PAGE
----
So I carted my newly enhanced mock object class across to my production project, and off I went. Except that I was getting some downright weird failure messages when my code wasn't invoking the mock object the right way. Why? Because I hadn't tested that my failure messages were appropriate. Why was that? Because the assert_raise assertion in Test::Unit doesn't have a facility to make sure that you're passing back the right exception message, only that you're passing back the right exception class.
Whisky, Tango, Foxtrot? Over.
(This space intentionally left blank for me to insert the correction to this claim that the lazyweb is sure to provide)
So I had to write a new assertion (assert_exception_message) which checked that both the right class and the right message came back. This code, of course, needs to be tested too, because otherwise you can't be sure that your test code is performing right.
At this point, I was writing test code to test a new assertion I'd written so I could test the mock object class I had modified so I could test my application.
At this point, things got a bit "meta". It got a bit difficult to separate out the tests from the tests' tests. But I fought through the brain melt, and shortly thereafter came out the other end with a properly working piece of actual application, and all was well in the world.
By now, a certain Mr. Tendys is probably rubbing his hands with glee, as he gets ready to espouse at length about how this whole post just proves how utterly useless test-first programming (or even testing in general) is for producing economically-viable software.
Let me analyse what I "spent" on getting all this functionality, though -- about 3 train trips home -- maybe 4 hours of time total, including writing the extra tests in my application to use the wonderful new features I'd made. That's not much, in the grand scheme of things. I've wasted that much time in a day skiving off work in the past because I was frustrated with what I was trying (and failing) to program, usually because I was swamped with bugs.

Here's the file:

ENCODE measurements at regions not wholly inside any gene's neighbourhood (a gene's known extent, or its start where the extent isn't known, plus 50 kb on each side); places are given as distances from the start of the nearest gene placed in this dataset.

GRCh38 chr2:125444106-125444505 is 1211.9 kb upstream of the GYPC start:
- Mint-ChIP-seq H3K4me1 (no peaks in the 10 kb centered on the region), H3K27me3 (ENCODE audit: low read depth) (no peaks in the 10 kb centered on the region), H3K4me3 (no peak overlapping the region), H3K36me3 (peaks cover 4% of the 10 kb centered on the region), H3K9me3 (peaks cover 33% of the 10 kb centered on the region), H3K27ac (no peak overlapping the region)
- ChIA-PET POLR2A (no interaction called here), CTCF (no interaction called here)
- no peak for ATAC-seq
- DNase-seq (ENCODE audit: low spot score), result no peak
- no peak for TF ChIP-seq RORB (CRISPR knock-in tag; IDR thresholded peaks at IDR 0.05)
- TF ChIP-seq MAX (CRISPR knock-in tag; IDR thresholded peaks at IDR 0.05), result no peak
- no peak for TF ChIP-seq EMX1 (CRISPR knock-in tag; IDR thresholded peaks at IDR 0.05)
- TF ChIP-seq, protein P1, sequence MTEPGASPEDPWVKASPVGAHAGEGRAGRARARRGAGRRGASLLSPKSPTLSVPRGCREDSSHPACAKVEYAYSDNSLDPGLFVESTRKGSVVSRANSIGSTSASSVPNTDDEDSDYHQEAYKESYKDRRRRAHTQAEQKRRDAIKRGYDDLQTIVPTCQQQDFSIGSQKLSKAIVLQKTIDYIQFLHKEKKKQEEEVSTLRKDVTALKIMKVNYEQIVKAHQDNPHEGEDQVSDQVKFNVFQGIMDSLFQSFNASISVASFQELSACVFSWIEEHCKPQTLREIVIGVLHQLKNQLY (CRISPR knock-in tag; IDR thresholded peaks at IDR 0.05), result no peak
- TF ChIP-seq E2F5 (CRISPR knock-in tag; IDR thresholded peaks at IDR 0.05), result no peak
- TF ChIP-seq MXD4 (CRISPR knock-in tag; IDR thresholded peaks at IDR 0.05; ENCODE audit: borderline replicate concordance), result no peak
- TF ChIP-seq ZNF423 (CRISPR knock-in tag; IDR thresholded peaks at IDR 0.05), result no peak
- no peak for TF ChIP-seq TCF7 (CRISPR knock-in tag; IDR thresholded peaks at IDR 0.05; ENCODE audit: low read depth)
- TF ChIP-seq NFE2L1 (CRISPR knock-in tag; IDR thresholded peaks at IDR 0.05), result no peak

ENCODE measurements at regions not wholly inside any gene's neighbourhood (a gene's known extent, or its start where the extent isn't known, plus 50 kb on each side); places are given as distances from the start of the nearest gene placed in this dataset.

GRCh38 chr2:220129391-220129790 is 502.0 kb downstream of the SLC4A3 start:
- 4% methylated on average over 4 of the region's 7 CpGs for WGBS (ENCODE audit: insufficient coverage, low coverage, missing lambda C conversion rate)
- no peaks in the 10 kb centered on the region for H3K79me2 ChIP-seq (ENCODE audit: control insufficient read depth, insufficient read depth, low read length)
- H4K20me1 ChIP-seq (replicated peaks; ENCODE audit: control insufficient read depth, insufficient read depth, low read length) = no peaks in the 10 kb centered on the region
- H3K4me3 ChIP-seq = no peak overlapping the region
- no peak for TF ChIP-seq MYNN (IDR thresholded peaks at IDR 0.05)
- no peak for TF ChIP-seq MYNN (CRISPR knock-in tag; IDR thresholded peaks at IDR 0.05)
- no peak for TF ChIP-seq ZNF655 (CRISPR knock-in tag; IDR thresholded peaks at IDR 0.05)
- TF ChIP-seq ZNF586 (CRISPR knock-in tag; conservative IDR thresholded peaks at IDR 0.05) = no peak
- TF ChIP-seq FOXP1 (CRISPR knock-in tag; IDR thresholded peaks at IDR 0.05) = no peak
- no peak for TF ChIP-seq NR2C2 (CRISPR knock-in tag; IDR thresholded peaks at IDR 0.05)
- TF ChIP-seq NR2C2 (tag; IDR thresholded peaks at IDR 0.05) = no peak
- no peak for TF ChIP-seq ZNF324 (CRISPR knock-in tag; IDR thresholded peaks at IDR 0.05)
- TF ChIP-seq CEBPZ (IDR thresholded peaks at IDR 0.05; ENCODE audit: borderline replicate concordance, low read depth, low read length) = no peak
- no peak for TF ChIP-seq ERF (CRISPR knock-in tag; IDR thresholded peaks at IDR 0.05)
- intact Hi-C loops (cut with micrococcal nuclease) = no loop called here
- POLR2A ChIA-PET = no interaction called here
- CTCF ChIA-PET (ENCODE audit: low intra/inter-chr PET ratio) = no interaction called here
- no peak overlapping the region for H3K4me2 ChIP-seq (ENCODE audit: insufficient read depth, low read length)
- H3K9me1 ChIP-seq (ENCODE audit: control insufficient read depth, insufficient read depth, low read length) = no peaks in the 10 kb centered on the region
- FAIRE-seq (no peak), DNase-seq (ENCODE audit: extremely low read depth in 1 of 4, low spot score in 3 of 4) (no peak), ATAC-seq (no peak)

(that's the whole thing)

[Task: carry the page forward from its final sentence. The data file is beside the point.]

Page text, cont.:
What did that four hours of my time buy me? Heaps. I can now better verify my software works as anticipated. I have confidence that my software is a lot more robust than it was before. My tests identified several issues that passed my eyeball check, but blew up when I tried to actually use them in a particular way. But with the help of my tests, I identified the problems quickly and went on my way. Since I was working in a localised area of the application, I was immediately familiar with the code, and could stomp the bug almost immediately. If I'd only done end-to-end testing at the end of development (or worse, released it with the bugs still in there), the debugging would have been much harder because I'd forgotten little details about the code. I reckon that benefit, alone, has probably saved me 4 hours already, since I've spent whole days hunting down little bugs in an ad-hoc fashion in the past. I'm fairly sure most any programmer can empathise with me there.